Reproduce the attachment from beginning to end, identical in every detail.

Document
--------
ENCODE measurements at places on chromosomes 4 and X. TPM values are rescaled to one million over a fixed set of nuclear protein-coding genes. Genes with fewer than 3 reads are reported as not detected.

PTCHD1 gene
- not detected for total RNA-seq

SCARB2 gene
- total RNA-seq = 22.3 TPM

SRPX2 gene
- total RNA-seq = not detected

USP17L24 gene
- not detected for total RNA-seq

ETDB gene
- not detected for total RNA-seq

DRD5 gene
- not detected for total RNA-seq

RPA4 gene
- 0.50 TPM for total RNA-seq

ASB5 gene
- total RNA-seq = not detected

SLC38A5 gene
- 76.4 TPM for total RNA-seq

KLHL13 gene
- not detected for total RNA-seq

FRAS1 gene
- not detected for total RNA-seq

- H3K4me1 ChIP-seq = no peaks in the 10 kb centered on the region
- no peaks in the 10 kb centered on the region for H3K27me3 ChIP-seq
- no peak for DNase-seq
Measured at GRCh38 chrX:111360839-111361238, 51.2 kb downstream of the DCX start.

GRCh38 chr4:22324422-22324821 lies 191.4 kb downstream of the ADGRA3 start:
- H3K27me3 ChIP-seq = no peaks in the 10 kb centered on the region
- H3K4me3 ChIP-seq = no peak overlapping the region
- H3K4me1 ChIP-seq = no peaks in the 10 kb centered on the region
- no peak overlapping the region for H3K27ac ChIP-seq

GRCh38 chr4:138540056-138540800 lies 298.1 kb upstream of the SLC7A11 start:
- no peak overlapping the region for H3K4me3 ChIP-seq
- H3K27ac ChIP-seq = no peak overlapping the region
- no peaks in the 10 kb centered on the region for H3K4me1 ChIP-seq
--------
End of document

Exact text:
ENCODE measurements at places on chromosomes 4 and X. TPM values are rescaled to one million over a fixed set of nuclear protein-coding genes. Genes with fewer than 3 reads are reported as not detected.

PTCHD1 gene
- not detected for total RNA-seq

SCARB2 gene
- total RNA-seq = 22.3 TPM

SRPX2 gene
- total RNA-seq = not detected

USP17L24 gene
- not detected for total RNA-seq

ETDB gene
- not detected for total RNA-seq

DRD5 gene
- not detected for total RNA-seq

RPA4 gene
- 0.50 TPM for total RNA-seq

ASB5 gene
- total RNA-seq = not detected

SLC38A5 gene
- 76.4 TPM for total RNA-seq

KLHL13 gene
- not detected for total RNA-seq

FRAS1 gene
- not detected for total RNA-seq

- H3K4me1 ChIP-seq = no peaks in the 10 kb centered on the region
- no peaks in the 10 kb centered on the region for H3K27me3 ChIP-seq
- no peak for DNase-seq
Measured at GRCh38 chrX:111360839-111361238, 51.2 kb downstream of the DCX start.

GRCh38 chr4:22324422-22324821 lies 191.4 kb downstream of the ADGRA3 start:
- H3K27me3 ChIP-seq = no peaks in the 10 kb centered on the region
- H3K4me3 ChIP-seq = no peak overlapping the region
- H3K4me1 ChIP-seq = no peaks in the 10 kb centered on the region
- no peak overlapping the region for H3K27ac ChIP-seq

GRCh38 chr4:138540056-138540800 lies 298.1 kb upstream of the SLC7A11 start:
- no peak overlapping the region for H3K4me3 ChIP-seq
- H3K27ac ChIP-seq = no peak overlapping the region
- no peaks in the 10 kb centered on the region for H3K4me1 ChIP-seq